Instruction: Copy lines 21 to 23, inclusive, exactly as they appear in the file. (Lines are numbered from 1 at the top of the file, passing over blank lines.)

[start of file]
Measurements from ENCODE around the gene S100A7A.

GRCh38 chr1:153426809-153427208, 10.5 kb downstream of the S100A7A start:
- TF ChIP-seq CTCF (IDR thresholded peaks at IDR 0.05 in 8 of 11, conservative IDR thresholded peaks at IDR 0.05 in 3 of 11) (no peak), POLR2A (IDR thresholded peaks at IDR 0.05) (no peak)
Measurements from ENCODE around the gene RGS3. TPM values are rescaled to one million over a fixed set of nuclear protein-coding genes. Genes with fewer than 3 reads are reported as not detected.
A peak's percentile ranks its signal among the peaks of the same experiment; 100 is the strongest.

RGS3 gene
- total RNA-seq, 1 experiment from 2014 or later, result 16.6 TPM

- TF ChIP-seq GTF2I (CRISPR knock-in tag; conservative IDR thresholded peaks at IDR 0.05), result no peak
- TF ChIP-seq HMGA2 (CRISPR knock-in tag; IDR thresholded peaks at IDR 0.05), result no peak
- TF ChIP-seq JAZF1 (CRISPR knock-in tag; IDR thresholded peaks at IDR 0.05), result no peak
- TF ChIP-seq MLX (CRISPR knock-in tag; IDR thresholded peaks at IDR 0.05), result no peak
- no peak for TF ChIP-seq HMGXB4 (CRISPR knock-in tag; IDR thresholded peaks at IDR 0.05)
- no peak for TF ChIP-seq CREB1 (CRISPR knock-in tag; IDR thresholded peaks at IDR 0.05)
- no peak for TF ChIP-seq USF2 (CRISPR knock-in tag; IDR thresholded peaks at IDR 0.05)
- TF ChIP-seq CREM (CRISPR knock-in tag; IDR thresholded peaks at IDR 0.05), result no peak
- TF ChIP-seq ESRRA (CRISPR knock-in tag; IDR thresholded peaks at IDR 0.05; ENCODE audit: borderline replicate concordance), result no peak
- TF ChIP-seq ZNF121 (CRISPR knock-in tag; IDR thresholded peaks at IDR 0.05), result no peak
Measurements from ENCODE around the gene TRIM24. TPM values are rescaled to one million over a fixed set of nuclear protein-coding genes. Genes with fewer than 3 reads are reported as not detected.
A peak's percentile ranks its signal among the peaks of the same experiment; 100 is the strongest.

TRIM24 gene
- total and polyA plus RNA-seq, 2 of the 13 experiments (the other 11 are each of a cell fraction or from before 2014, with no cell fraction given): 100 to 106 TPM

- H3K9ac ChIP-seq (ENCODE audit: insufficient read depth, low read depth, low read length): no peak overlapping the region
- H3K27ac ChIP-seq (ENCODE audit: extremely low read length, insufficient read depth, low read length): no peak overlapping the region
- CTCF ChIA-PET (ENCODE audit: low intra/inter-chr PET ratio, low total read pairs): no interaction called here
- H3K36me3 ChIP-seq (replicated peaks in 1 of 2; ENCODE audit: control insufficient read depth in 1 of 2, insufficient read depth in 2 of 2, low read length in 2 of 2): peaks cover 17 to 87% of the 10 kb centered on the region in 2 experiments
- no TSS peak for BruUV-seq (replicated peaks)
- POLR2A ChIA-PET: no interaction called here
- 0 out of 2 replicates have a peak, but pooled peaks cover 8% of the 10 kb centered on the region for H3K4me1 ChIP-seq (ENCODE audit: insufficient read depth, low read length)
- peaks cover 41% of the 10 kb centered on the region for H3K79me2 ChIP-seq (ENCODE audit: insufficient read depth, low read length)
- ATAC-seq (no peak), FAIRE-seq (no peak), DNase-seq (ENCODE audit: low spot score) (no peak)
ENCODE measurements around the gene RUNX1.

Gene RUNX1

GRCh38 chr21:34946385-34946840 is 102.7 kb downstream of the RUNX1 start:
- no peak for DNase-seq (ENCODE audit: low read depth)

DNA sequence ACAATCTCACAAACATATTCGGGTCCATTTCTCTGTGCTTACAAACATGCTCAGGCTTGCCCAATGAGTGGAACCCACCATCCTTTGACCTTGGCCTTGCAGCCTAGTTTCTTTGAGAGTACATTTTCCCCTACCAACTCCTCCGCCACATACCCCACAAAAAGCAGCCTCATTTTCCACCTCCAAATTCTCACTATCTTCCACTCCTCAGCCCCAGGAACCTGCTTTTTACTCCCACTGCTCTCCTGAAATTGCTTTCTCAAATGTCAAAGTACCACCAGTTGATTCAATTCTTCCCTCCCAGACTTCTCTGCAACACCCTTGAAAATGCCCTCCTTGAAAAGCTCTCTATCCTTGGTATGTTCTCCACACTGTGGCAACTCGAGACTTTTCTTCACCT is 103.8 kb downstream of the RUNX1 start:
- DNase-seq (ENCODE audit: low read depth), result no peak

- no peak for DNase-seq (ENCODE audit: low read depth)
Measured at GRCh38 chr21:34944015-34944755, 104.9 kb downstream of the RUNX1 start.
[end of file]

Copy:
- total and polyA plus RNA-seq, 2 of the 13 experiments (the other 11 are each of a cell fraction or from before 2014, with no cell fraction given): 100 to 106 TPM

- H3K9ac ChIP-seq (ENCODE audit: insufficient read depth, low read depth, low read length): no peak overlapping the region
- H3K27ac ChIP-seq (ENCODE audit: extremely low read length, insufficient read depth, low read length): no peak overlapping the region